I intend to write a post about the often repeated date of a papyrus, R.Ryl. III 407, which uses the word “Theotokos”. As part of this, I’ve been collecting journal articles in order to find out what the actual arguments are, and what scholarship has been done. It begins to look very much as if only three people have ever made a serious attempt at a paleographical dating – E. Lobel in the original publication in 1929, Otto Stegmüller in 1952, and above all Hans Förster in 1995 and 2005.
But retrieving the literature is not a simple task, even though most of the articles are decades old. Indeed I have rather given up attempting to access two articles:
- F. Mercennier, “L’Antienne mariale grecque la plus ancienne.,” Le Muséon, 52 (1939), pp. 229-233
- G. Giamberardini, “Sub tuum praesidium” e il titolo “theotokos”, in: Marianum: ephemerides Mariologiae 31 (1969) 324-362.
Mercennier’s paper is today of no importance, I believe. Hopefully Giamberardini does not contain anything essential. A kind colleague supplied me with Stegmüller. But I was obliged to write to Dr. Förster last year in order to obtain his second article. The first article – I didn’t know it existed when I wrote to him – just cost me $20 for a PDF containing 6 page-scans, courtesy of a research library. At least they scanned and sent it within 24 hours. There’s a way to go before scholarship is available to us all.
But reading through what I have, I find that none of the other papers sometimes cited qualify as serious discussion. This is because they just do not carry out the serious comparison of letter forms and dated/dateable manuscripts. Indeed I have just read one article in which the author casually asserts a random dating without troubling to offer either reference or argumentation. This won’t do. How many dates for papyri rest on very slender scholarship?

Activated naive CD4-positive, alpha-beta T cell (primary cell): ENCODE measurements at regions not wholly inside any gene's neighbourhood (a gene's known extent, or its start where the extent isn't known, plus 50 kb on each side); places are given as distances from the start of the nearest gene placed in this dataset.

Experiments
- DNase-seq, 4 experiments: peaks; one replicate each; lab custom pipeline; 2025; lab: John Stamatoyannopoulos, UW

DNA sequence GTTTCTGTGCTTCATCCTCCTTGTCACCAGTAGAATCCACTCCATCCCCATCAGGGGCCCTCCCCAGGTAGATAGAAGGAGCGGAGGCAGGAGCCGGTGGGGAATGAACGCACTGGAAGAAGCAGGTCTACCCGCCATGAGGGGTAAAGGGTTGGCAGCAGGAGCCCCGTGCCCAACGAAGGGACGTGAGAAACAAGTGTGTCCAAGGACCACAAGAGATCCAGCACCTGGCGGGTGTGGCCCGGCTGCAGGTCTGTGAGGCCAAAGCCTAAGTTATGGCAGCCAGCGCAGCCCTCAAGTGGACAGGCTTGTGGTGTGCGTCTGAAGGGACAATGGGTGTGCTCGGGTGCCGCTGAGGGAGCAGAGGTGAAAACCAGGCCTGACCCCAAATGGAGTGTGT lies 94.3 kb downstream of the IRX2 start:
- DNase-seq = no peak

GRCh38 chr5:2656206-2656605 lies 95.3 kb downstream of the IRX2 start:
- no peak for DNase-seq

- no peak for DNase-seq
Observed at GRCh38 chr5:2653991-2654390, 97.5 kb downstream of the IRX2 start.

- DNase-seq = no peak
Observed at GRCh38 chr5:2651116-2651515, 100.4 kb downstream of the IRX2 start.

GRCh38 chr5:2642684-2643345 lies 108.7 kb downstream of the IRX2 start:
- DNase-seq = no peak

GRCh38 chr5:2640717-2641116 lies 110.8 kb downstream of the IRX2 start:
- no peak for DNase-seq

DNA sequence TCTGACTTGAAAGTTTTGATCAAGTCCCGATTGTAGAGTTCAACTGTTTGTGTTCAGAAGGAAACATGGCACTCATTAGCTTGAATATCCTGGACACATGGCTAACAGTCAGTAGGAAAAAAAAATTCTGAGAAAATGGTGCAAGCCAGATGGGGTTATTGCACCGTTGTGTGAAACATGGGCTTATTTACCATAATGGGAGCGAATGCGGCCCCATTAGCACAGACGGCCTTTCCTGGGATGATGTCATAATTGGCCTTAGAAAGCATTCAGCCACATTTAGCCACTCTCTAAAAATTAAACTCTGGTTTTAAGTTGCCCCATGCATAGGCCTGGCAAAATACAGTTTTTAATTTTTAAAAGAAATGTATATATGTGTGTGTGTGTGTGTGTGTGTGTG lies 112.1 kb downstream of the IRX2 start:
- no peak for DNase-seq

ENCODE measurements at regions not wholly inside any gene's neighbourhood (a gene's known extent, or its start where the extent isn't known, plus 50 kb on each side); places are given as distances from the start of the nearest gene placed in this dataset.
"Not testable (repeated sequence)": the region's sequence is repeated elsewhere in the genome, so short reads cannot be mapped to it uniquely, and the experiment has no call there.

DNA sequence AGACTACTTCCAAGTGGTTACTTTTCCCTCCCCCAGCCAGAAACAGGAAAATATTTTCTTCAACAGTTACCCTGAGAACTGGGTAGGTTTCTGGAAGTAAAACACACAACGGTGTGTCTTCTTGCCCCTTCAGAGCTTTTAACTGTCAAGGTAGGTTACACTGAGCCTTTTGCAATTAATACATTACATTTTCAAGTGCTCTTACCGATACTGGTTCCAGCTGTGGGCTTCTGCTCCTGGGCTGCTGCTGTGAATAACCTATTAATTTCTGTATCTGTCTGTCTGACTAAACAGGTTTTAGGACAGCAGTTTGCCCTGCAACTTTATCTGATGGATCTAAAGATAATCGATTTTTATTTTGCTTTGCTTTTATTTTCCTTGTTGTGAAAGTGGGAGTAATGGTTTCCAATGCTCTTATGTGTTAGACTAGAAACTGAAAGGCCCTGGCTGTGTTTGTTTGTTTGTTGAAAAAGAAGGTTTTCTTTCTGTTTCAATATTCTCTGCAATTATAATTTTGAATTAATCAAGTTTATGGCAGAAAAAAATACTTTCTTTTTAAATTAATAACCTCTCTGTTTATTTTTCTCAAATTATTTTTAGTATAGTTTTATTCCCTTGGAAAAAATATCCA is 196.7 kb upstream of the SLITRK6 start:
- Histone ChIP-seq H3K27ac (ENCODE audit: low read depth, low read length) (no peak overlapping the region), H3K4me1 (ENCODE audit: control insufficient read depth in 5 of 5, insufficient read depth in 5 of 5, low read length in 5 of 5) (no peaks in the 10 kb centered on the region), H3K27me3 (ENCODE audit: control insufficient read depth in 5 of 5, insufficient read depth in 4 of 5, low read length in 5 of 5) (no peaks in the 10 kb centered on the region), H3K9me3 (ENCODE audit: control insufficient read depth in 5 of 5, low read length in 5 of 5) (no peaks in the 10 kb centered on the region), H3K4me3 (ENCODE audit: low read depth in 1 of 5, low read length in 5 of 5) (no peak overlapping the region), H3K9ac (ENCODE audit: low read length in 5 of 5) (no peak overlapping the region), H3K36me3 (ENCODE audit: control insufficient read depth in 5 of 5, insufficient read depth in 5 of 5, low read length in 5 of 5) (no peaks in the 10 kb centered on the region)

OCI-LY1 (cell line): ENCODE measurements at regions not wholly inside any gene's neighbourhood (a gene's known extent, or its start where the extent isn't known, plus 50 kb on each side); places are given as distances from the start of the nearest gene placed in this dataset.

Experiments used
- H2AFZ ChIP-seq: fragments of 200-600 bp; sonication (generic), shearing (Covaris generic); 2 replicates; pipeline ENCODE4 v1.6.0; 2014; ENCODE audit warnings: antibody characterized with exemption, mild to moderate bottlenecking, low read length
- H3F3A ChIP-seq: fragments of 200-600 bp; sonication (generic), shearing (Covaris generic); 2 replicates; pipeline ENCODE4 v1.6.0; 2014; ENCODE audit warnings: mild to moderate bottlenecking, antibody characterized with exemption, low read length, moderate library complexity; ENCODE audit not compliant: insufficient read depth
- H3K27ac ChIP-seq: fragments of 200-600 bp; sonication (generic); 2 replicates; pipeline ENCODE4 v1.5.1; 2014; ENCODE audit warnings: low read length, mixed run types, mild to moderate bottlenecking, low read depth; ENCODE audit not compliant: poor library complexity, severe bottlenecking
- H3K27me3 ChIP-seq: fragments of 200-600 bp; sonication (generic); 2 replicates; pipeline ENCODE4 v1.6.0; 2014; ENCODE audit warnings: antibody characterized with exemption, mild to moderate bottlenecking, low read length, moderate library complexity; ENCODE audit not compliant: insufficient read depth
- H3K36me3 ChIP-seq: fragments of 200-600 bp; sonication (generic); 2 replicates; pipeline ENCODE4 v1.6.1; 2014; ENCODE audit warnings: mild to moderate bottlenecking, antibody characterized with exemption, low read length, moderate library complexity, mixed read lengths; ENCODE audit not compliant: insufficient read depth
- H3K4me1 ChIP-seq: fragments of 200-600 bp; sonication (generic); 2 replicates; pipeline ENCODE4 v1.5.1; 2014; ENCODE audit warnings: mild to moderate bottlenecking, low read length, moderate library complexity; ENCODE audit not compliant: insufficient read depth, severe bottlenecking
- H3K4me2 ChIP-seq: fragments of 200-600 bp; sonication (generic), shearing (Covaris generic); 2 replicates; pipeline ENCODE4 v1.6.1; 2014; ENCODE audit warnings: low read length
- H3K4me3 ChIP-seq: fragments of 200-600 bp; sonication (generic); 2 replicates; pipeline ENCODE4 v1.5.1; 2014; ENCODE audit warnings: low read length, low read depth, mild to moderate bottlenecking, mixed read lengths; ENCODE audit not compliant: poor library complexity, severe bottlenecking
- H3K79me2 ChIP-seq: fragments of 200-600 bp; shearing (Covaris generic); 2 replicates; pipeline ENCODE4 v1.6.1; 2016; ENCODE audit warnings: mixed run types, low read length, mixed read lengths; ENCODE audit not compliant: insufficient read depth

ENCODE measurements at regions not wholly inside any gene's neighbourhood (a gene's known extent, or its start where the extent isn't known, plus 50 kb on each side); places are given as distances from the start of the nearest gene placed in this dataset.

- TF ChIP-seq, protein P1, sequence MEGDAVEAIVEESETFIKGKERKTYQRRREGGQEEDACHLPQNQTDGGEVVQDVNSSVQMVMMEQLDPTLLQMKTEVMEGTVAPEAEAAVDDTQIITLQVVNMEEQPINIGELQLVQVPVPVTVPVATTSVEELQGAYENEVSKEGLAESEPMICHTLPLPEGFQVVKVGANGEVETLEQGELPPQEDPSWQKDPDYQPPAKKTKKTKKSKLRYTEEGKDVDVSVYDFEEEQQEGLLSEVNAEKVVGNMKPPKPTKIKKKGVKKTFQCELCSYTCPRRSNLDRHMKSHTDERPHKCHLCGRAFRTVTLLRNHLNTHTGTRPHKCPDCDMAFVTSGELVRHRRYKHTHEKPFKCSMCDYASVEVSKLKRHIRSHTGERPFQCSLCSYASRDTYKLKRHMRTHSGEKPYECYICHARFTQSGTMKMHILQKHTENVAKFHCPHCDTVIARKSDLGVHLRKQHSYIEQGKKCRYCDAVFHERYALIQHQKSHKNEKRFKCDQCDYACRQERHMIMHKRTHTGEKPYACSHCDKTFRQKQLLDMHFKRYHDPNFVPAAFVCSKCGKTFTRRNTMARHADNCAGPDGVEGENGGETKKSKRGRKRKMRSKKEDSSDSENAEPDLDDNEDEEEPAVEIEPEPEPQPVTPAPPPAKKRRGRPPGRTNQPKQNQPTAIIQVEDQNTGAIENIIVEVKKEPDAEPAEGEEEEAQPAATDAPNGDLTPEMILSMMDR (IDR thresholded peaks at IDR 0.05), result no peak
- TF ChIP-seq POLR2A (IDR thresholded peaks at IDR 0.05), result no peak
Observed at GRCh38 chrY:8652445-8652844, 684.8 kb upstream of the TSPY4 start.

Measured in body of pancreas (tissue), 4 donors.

One of the articles that I could obtain was not really useful, but the author cited the scholarship on this very papyrus as an example of how the paleography of Greek papyri is mostly rubbish and all the dates need to be completely rethought. The author will not want for examples, I am sure. There may be something in this, but as a non-paleographer I cannot know. But unfortunately I do know that the author is one of a small group of US academics making this demand whose motives are less than scholarly. Indeed I can think of two people involved – there are probably others – who fairly seethe with partisan hatred. It’s easy to destroy, but hard to build.
It sometimes seems to me almost as if there are many people in the humanities, especially in the USA, who should not hold teaching posts. They just do not seem to love scholarship for its own sake. They do not seem concerned to advance scholarship, nor to increase knowledge, or even to uphold the reputation of the humanities. Rather they behave like wreckers, or else researchers for some political-religious agenda. The universities themselves seem to be in the hands of administrators rather than scholars, which leads to strange distortions of all kinds, many of which work to the disadvantage of researchers and indeed students. The financial side seems horrific, of wealthy clerks and starving scholars. But I see nothing of the desire for improvement anywhere; only to apportion the spoils of office differently. The younger generation seem likely to be the victims. It makes me very glad to be retired! These are strange times, aren’t they.
But we are also blessed in ways unimaginable. This morning I went into search of my old Thesaurus Linguae Graecae disks, and fired up Diogenes, and did a word search for “theoto/ko”. It produced a huge number of results, mostly late, of course. It produced the catena fragments of Origen on Luke that I was talking about a few days ago. I wish that I’d thought of it then!
I don’t intend to spend an endless amount of time on the theotokos issue, but I’d like to verify the date of the papyrus. I’m not a paleographer, and I don’t intend to dabble. But it should be possible to report what the scholarship actually is.